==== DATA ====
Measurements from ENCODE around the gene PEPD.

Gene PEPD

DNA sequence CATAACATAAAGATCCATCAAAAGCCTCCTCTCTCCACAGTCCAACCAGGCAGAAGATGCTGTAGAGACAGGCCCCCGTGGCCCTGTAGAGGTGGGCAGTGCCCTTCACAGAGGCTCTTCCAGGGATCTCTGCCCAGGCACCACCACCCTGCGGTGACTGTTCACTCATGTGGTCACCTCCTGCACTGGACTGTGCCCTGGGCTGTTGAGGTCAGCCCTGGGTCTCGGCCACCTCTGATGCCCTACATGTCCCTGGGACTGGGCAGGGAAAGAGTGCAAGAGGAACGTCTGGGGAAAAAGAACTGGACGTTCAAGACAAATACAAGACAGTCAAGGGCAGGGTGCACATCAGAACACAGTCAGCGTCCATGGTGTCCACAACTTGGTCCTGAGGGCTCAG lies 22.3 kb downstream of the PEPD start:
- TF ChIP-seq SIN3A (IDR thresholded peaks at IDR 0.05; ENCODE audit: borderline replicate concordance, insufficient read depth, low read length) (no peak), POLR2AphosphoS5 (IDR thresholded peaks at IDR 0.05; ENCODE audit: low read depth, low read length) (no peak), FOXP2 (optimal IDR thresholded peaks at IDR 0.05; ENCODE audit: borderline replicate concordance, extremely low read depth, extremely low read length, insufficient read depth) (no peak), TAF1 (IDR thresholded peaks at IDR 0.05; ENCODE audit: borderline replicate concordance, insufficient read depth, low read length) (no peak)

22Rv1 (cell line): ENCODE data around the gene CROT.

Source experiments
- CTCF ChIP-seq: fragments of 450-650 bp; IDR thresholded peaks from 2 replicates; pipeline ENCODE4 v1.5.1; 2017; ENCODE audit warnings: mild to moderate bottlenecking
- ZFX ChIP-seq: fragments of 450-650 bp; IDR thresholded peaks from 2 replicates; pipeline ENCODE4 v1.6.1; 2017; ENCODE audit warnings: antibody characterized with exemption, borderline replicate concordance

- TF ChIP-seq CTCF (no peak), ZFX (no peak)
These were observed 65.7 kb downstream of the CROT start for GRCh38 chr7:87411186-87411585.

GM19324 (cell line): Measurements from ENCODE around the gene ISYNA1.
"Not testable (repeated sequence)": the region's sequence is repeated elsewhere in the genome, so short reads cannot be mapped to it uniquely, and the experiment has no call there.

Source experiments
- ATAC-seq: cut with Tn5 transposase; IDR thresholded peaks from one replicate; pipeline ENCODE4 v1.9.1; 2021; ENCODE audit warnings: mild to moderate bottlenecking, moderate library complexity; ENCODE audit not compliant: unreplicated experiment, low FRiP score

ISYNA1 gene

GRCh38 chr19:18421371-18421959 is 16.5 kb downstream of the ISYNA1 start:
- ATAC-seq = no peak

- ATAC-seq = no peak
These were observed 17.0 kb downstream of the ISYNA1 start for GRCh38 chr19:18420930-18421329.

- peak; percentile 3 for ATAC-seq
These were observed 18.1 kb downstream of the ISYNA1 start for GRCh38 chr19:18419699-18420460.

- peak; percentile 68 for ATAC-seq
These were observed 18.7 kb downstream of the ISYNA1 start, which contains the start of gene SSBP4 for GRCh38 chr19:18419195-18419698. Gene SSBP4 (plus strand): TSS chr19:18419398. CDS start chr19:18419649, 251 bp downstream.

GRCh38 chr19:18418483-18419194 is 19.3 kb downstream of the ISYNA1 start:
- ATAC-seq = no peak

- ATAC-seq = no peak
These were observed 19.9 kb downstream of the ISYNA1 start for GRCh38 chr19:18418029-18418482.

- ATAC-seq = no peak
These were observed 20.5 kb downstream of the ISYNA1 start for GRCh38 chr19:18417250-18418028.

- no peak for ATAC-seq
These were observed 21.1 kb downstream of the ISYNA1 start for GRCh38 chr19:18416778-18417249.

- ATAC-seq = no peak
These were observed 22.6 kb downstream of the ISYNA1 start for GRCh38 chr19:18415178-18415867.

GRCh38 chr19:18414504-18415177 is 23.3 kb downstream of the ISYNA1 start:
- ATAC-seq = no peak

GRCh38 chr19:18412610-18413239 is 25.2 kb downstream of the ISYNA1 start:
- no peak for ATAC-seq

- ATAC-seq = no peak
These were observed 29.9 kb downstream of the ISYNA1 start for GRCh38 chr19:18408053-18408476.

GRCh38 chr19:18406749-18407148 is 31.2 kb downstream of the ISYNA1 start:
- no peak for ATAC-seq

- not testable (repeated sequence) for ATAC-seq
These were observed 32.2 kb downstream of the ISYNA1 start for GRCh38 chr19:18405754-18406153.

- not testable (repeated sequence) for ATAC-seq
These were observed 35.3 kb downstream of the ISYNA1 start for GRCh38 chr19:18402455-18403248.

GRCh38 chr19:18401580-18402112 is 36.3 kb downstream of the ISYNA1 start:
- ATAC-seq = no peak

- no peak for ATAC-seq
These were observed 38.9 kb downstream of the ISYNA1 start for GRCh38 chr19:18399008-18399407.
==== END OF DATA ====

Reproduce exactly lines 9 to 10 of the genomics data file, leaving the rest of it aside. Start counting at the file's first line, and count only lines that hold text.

- TF ChIP-seq CTCF (no peak), ZFX (no peak)
These were observed 65.7 kb downstream of the CROT start for GRCh38 chr7:87411186-87411585.